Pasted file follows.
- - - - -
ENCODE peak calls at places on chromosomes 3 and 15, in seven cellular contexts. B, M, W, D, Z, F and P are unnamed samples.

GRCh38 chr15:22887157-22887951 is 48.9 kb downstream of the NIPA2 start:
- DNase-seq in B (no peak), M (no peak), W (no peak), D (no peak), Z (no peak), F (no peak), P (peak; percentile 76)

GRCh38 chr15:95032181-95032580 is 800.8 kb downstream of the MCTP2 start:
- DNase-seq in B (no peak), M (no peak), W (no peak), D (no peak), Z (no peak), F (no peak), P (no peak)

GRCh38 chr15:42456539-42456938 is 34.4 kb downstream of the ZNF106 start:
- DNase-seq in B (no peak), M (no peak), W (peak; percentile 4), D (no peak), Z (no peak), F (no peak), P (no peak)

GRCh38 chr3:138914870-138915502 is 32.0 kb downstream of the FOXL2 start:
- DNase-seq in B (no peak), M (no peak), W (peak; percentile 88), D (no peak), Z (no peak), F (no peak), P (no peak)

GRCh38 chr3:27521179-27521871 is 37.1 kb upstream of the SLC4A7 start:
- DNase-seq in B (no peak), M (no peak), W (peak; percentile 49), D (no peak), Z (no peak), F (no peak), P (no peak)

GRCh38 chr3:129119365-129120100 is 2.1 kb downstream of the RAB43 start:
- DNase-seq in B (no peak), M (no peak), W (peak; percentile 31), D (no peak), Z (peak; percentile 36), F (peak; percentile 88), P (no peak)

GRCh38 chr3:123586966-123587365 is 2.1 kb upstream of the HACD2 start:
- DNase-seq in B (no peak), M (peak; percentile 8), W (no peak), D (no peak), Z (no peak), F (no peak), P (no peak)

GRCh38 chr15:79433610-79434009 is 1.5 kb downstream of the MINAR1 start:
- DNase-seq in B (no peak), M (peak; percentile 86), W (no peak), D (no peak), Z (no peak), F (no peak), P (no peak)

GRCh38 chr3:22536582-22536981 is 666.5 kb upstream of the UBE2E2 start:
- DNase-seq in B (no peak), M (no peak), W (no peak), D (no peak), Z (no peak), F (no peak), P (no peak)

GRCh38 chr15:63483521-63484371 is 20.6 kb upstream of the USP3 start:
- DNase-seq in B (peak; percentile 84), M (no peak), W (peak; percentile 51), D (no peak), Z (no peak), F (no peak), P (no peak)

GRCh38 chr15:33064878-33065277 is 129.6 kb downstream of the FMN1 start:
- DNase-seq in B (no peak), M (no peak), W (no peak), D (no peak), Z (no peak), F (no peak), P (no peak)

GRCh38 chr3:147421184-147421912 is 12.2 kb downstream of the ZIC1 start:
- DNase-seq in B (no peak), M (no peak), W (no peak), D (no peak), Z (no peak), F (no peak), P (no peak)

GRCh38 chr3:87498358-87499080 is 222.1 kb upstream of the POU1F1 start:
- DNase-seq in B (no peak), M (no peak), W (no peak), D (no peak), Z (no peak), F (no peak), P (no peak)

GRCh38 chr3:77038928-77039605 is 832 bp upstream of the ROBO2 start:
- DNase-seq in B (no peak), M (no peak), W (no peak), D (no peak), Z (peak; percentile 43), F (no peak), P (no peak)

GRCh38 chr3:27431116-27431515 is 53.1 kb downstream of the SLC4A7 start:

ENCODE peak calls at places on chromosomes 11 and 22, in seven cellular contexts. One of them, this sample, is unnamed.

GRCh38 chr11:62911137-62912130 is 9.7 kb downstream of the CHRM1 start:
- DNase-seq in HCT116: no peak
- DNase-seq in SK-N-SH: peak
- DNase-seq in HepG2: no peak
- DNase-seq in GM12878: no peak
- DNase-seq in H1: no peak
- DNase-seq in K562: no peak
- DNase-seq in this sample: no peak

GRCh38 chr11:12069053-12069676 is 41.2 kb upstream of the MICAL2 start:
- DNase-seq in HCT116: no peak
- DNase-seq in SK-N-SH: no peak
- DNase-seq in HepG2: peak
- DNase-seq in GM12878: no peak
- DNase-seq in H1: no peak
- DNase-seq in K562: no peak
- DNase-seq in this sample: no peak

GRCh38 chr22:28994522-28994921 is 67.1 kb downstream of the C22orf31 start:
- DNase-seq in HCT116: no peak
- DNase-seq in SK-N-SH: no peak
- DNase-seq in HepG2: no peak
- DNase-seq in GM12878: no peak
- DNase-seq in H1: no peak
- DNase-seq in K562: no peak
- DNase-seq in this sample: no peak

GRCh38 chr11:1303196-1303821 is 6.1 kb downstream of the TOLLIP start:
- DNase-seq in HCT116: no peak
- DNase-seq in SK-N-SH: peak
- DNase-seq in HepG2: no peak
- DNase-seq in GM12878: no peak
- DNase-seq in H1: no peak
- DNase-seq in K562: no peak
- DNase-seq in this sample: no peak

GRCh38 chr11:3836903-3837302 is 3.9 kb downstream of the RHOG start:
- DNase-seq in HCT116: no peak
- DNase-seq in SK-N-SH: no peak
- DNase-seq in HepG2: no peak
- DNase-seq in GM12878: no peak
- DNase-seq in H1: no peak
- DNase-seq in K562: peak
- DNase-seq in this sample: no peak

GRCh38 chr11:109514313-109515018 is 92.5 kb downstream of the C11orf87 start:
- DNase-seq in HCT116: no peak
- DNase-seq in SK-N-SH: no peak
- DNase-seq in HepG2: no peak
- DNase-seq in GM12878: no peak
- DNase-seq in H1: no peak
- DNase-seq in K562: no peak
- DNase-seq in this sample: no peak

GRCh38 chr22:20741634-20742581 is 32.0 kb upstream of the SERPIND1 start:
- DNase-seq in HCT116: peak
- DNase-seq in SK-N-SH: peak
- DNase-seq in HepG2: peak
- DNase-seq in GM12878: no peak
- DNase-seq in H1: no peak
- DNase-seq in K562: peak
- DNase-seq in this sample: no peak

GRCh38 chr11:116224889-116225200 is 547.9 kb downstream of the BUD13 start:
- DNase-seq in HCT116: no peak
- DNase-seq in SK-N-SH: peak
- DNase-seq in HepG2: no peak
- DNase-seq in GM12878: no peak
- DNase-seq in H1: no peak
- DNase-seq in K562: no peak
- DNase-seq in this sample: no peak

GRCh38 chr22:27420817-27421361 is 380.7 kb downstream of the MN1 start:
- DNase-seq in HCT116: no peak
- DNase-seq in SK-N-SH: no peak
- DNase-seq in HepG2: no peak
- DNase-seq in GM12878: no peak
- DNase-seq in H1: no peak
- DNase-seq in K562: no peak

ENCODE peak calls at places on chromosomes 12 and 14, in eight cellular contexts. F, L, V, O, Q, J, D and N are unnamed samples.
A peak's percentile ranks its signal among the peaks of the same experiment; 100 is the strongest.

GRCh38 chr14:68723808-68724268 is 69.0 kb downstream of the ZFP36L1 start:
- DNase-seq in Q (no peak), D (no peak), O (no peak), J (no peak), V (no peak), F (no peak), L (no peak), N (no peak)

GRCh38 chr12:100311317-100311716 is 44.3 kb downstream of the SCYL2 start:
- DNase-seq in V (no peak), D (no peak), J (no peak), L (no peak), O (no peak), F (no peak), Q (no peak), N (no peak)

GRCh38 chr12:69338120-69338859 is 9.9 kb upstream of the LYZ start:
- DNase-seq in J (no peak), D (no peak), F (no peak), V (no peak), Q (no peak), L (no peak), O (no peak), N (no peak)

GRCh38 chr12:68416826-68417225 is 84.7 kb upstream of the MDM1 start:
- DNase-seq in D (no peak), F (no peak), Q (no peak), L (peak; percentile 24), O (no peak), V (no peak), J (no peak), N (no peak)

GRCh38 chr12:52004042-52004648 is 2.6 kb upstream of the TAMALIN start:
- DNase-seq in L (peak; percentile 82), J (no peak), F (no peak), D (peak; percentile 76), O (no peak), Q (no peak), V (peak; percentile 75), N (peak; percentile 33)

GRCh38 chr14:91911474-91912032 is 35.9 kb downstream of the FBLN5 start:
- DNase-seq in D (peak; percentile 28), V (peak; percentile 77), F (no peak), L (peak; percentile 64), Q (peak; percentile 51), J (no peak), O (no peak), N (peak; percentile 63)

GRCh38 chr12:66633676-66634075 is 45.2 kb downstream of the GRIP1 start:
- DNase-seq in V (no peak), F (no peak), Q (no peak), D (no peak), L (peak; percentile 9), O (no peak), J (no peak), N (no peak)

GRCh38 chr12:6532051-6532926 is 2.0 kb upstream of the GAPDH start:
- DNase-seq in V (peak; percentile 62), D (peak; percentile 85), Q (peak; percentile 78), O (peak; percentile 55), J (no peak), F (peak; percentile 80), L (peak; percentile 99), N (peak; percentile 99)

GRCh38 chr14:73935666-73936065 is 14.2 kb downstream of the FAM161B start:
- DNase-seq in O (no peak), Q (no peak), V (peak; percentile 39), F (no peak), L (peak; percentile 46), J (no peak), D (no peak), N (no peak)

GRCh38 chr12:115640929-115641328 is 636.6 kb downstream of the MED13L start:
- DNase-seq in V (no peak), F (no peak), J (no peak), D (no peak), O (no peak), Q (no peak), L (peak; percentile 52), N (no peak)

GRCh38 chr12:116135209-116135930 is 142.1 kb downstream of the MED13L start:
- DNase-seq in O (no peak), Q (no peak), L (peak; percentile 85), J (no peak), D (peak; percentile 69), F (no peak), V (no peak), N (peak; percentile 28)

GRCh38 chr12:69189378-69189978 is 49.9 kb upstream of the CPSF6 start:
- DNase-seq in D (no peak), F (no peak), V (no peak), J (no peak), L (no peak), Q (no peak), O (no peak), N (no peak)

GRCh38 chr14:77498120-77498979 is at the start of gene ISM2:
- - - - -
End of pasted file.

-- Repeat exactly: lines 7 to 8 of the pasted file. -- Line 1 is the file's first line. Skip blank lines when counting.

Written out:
- DNase-seq in B (no peak), M (no peak), W (peak; percentile 4), D (no peak), Z (no peak), F (no peak), P (no peak)

GRCh38 chr3:138914870-138915502 is 32.0 kb downstream of the FOXL2 start: